YOU'VE been on a beach vacation, say, and picked up a shell you're having trouble identifying. Or the guidance your child is seeking for a school science project goes way beyond your bounds. Maybe you're just plain curious about how the size of a camel hip bone compares to that of a sea lion.
The Smithsonian's new Naturalist Center, a hands-on outpost of Washington's National Museum of Natural History, is designed to respond to queries from the common to the obscure. Just opened in Leesburg, Va. (a 45-minute car ride from the capital), the center is home to some 30,000 specimens that range from stuffed birds to dinosaur bones.
Visitors will find there is much more to do than just look around the brightly lit room. Here, they are encouraged to pick up objects on display and rummage through others that are organized and labeled in drawers.
When was the last time you ran your hands over the coat of a mountain goat? Or cradled the 125-pound tusk of an elephant? If you've chanced upon either animal in the wild, it must have been from a distance. And observing them in a traditional museum has meant looking, but not touching.
"There's nothing like this anywhere else in the world, in size or in scope," says Richard Efthim, manager of the new center, who has worked at the Smithsonian since 1980. Similar facilities from North Carolina to New Zealand have been modeled on the Smithsonian's hands-on center, a concept that began at the National Museum of Natural History in the mid-1970s.
Mr. Efthim, known internationally for pioneering "nature's reference library," returned recently from a trip to Australia where he advised the Museum of Victoria on how best to catalog and present its holdings in an interactive visitors' center.
Rather than spoon-feeding information, Efthim underscores the importance of "letting people construct meaning from facts." A group of high school students was just in to pore over 15 million-year-old fossils and a contemporary collection of sea shells. "After a careful contrast, they were able to determine what environment [the fossils] came from," he says, beaming.
He also likes to "let people come in with their own stories, and build their own connection to what they are seeing." Witness Deirdre Merwin, who works in Washington State's Olympic National Forest and is examining a cougar skin with her sister, Caitly, who is in sixth grade. Warned about "cougar encounters," Deirdre appears to have a great deal of respect for the animal, even when it's flattened. The sample at the Naturalist Center is the closest she wants to come to experiencing the live cat, she says.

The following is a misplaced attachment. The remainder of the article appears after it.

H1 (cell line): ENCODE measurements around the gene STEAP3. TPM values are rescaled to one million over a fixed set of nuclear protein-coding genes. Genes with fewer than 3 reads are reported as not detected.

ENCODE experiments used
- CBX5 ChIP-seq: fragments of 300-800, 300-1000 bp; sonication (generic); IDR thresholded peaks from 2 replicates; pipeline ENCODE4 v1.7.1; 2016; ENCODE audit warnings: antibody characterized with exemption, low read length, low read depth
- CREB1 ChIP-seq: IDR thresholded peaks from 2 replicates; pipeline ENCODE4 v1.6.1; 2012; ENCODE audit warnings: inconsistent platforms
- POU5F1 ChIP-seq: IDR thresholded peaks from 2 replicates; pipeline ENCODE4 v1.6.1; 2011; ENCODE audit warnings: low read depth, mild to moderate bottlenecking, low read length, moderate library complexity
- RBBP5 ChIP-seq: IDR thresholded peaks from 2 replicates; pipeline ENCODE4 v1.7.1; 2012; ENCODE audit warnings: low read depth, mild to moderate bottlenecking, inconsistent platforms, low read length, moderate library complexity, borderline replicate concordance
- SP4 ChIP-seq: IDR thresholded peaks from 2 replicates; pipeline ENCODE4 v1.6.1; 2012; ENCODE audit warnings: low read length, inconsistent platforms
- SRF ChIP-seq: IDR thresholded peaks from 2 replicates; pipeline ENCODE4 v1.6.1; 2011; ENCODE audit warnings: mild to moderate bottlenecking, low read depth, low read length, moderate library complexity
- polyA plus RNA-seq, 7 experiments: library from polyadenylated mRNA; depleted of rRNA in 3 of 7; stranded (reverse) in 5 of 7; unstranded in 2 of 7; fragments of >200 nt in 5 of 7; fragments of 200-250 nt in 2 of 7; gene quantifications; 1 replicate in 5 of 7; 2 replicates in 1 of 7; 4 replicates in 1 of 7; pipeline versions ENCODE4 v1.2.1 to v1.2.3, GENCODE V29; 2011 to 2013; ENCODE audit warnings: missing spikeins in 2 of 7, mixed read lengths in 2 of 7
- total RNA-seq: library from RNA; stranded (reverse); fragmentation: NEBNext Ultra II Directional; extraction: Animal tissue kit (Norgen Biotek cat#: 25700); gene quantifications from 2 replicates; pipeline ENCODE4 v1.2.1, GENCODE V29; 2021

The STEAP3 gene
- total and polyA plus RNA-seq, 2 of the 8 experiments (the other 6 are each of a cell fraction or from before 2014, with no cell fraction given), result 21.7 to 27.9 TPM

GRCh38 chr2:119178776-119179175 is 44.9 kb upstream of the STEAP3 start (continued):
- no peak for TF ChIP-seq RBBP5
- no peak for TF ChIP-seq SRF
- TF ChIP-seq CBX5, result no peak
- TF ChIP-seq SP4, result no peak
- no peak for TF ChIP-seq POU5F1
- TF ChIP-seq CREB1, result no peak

The girls' father, David Merwin, is a frequent visitor here. "If you have a flash of curiosity, you can learn about things very quickly here without going through all the bureaucracy" and limitations imposed by most museums, he says.
"The Smithsonian is really working to make itself a more national museum, with greater outreach," Efthim says. It's already on the Internet (httl//www.si.edu/) and conducts its own version of an electronic classroom.
"We are the most-visited natural history museum in the world," says Randall Kremer, the museum's spokesman. For all of those who cannot make it to the nation's capital, its electronic classroom can make its way into any school in the country. "What's on display in the museum in Washington is only a fraction of what we have in storage," Mr. Kremer says. Those who plug into this two-way interactive video can visit giant squids or inspect the insect zoo.
Opening the Naturalist Center in Leesburg last month extends the museum's reach to those who might not travel to the city museum, he says.
The entire inventory of minerals, animal skins, and the rest were under the Natural History Museum's roof until the Smithsonian decided to make way for a large-format theater. Given the shrinking federal budget, Efthim and his colleagues looked around for the best financial arrangement before they settled on the Leesburg site in Loudoun County.
"For the Smithsonian, this is sort of revenue-neutral, because the county government gave us this place rent-free for the first three to five years," Efthim says. The county sees the center as a magnet in its economic development scheme, while the museum likes the site's accessibility to schools in Pennsylvania, West Virginia, Virginia, Maryland, and Washington, D.C.
Sitting near a table where a variety of owls, ducks, and woodpeckers are perched, Yasha Arant sketches a Scarlet Tanager.
"I'm getting ready to illustrate a book," Ms. Arant says, grateful for the opportunity to get a look at "specimens that don't move no matter how close you get." It's a great way to learn, agrees her daughter, Mariah, who is working on her own set of drawings.